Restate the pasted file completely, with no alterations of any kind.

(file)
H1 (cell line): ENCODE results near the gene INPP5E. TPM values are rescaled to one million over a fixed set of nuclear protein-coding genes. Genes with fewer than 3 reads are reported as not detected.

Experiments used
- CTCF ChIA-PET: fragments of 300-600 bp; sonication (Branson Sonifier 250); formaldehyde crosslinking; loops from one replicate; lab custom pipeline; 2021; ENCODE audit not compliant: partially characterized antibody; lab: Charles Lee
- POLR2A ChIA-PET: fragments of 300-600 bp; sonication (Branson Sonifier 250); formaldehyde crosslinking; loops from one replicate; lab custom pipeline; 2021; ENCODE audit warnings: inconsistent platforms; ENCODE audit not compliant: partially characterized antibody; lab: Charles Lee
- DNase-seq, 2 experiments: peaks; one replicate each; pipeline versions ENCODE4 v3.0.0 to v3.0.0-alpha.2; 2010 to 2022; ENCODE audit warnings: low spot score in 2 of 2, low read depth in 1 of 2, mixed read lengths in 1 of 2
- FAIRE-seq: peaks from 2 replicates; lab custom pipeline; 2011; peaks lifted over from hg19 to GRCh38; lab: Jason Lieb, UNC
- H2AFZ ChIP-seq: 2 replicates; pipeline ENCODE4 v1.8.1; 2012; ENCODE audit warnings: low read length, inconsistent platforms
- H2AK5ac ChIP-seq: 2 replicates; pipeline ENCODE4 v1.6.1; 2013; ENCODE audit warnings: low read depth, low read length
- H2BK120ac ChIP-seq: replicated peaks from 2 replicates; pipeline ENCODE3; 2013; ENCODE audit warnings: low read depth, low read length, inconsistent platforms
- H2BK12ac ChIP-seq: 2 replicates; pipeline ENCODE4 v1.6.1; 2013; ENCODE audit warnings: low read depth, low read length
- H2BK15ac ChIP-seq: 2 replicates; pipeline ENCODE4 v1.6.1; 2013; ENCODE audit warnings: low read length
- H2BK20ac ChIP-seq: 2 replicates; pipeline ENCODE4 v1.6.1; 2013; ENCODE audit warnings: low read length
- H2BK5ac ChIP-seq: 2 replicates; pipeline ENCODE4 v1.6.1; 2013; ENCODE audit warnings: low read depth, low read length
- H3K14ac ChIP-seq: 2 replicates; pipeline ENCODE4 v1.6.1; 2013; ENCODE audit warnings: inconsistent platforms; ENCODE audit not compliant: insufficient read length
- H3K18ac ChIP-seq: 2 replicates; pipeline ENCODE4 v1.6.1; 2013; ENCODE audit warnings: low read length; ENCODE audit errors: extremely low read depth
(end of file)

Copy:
H1 (cell line): ENCODE results near the gene INPP5E. TPM values are rescaled to one million over a fixed set of nuclear protein-coding genes. Genes with fewer than 3 reads are reported as not detected.

Experiments used
- CTCF ChIA-PET: fragments of 300-600 bp; sonication (Branson Sonifier 250); formaldehyde crosslinking; loops from one replicate; lab custom pipeline; 2021; ENCODE audit not compliant: partially characterized antibody; lab: Charles Lee
- POLR2A ChIA-PET: fragments of 300-600 bp; sonication (Branson Sonifier 250); formaldehyde crosslinking; loops from one replicate; lab custom pipeline; 2021; ENCODE audit warnings: inconsistent platforms; ENCODE audit not compliant: partially characterized antibody; lab: Charles Lee
- DNase-seq, 2 experiments: peaks; one replicate each; pipeline versions ENCODE4 v3.0.0 to v3.0.0-alpha.2; 2010 to 2022; ENCODE audit warnings: low spot score in 2 of 2, low read depth in 1 of 2, mixed read lengths in 1 of 2
- FAIRE-seq: peaks from 2 replicates; lab custom pipeline; 2011; peaks lifted over from hg19 to GRCh38; lab: Jason Lieb, UNC
- H2AFZ ChIP-seq: 2 replicates; pipeline ENCODE4 v1.8.1; 2012; ENCODE audit warnings: low read length, inconsistent platforms
- H2AK5ac ChIP-seq: 2 replicates; pipeline ENCODE4 v1.6.1; 2013; ENCODE audit warnings: low read depth, low read length
- H2BK120ac ChIP-seq: replicated peaks from 2 replicates; pipeline ENCODE3; 2013; ENCODE audit warnings: low read depth, low read length, inconsistent platforms
- H2BK12ac ChIP-seq: 2 replicates; pipeline ENCODE4 v1.6.1; 2013; ENCODE audit warnings: low read depth, low read length
- H2BK15ac ChIP-seq: 2 replicates; pipeline ENCODE4 v1.6.1; 2013; ENCODE audit warnings: low read length
- H2BK20ac ChIP-seq: 2 replicates; pipeline ENCODE4 v1.6.1; 2013; ENCODE audit warnings: low read length
- H2BK5ac ChIP-seq: 2 replicates; pipeline ENCODE4 v1.6.1; 2013; ENCODE audit warnings: low read depth, low read length
- H3K14ac ChIP-seq: 2 replicates; pipeline ENCODE4 v1.6.1; 2013; ENCODE audit warnings: inconsistent platforms; ENCODE audit not compliant: insufficient read length
- H3K18ac ChIP-seq: 2 replicates; pipeline ENCODE4 v1.6.1; 2013; ENCODE audit warnings: low read length; ENCODE audit errors: extremely low read depth